I had been drifting from right to left politically for a very long time when I joined Occupy, willing to devote time and resources to what I saw as a worthwhile movement against corruption, undue corporate influence and for needed economic reform. Since that brief period, since I became more tuned into left wing media and what the left stands for, I've been moving in the opposite direction. I fully expect to vote Republican for the first time in a quarter of a century in the 2014 elections. That's the one positive change Occupy did make in my life. Congratulations! I don't think that was the intent of the movement but it sure convinced me that was the correct and moral direction for me to move in.

[Drawn from a debate on Facebook,]

Friday, February 7, 2014

Why I'm Not Boycotting the Olympics

A lot of my friends are boycotting watching the Olympics. Some are opposed to the anti-gay law passed in Putin's Russia and the oppression of the LGBT community. Some are opposed to the desecration of the site where Circassian people (who are native to the Sochi area) were massacred in order to build ski slopes. Some are opposed to the senseless killing of dogs, mostly strays, so that they don't bother those attending the Olympics. Some are opposed to Russia's hideous human rights record in general. I am opposed to all of those things. They are all horrible and the Olympics should never have been held in Russia. I blame the IOC for choosing sites in countries that have no respect for human rights and that is where protests should be focused.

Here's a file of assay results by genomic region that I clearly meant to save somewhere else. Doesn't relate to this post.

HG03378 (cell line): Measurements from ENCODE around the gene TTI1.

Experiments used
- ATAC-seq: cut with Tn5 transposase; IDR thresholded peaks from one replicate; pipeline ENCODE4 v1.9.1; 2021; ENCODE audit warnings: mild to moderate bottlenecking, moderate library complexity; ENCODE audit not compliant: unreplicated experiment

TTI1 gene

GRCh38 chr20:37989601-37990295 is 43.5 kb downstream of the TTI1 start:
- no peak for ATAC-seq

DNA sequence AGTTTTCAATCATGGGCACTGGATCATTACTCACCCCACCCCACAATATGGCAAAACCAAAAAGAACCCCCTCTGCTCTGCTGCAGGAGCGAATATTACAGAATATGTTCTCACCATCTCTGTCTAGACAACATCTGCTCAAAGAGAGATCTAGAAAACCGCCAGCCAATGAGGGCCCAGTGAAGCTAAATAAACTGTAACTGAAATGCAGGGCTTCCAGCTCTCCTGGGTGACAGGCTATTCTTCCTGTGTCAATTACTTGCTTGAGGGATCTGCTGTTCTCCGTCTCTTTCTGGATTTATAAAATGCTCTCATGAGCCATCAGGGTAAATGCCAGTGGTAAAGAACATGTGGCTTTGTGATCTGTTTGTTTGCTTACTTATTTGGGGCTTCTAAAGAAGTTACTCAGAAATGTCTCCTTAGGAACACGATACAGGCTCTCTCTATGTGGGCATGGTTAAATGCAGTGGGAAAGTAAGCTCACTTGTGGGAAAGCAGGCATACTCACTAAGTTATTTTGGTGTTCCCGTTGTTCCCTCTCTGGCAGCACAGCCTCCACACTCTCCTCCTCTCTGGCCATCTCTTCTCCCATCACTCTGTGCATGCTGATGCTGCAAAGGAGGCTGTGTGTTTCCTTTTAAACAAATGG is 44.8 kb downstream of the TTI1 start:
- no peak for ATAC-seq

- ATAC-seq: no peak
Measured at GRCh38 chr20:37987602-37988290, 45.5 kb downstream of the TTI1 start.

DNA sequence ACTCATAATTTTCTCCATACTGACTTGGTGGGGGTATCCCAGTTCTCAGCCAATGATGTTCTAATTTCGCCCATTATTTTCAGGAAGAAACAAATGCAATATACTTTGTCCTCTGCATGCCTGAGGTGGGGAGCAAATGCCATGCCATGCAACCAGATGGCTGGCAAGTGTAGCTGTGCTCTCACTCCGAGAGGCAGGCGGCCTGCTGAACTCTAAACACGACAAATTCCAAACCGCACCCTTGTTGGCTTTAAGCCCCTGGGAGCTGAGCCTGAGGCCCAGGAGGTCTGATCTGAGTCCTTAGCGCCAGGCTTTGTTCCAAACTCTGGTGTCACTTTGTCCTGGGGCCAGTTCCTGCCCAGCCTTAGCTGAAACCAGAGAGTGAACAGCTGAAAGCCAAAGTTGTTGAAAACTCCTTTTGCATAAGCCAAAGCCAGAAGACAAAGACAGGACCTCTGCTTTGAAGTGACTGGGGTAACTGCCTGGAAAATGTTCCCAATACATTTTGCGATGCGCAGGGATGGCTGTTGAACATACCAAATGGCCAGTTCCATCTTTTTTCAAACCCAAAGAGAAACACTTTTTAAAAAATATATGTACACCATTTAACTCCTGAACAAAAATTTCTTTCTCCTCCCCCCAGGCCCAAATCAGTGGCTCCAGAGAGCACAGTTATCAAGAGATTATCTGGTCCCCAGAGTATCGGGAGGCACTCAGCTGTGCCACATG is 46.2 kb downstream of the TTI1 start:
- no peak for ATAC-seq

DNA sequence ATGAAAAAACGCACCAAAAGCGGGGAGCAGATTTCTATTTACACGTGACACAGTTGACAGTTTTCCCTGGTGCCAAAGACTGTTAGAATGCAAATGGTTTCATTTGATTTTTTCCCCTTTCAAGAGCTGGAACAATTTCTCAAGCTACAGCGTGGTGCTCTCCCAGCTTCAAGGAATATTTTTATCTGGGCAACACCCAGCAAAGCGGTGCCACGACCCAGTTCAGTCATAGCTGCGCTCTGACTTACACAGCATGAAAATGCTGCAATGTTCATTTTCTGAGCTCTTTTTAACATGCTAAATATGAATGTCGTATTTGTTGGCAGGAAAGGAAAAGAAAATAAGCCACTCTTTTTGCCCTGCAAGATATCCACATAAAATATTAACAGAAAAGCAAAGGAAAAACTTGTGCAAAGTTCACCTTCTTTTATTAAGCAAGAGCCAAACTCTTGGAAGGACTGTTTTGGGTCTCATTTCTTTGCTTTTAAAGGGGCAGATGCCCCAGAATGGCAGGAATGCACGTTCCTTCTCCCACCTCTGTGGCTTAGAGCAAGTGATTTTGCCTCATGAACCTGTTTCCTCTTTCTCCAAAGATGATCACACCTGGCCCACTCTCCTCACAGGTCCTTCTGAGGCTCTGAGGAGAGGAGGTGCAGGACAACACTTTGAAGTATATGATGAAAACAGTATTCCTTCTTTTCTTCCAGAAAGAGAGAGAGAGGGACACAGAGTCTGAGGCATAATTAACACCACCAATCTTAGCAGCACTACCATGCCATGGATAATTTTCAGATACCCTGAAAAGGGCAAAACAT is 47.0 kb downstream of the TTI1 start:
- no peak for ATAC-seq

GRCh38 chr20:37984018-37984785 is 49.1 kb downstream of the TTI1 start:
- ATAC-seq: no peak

I am not boycotting. I watched last night. It was on broadcast TV (I have neither cable nor satellite) so there is nobody anyone can count or any way bean counters can tell that I watched for ratings purposes. Nobody in Russia benefits from my watching. Advertisers can only make a negative impression on me by cashing in on the Olympics so they won't benefit either. I love figure skating and I support Team Israel and Team USA.

I enjoyed watching the first part of the first ever figure skating team competition. The Canadian couple of Meagan Duhamel and Eric Radford is awesome and had an amazing performance, as did Yuzuru Hanyu of Japan. Scott Hamilton called his performance "sick".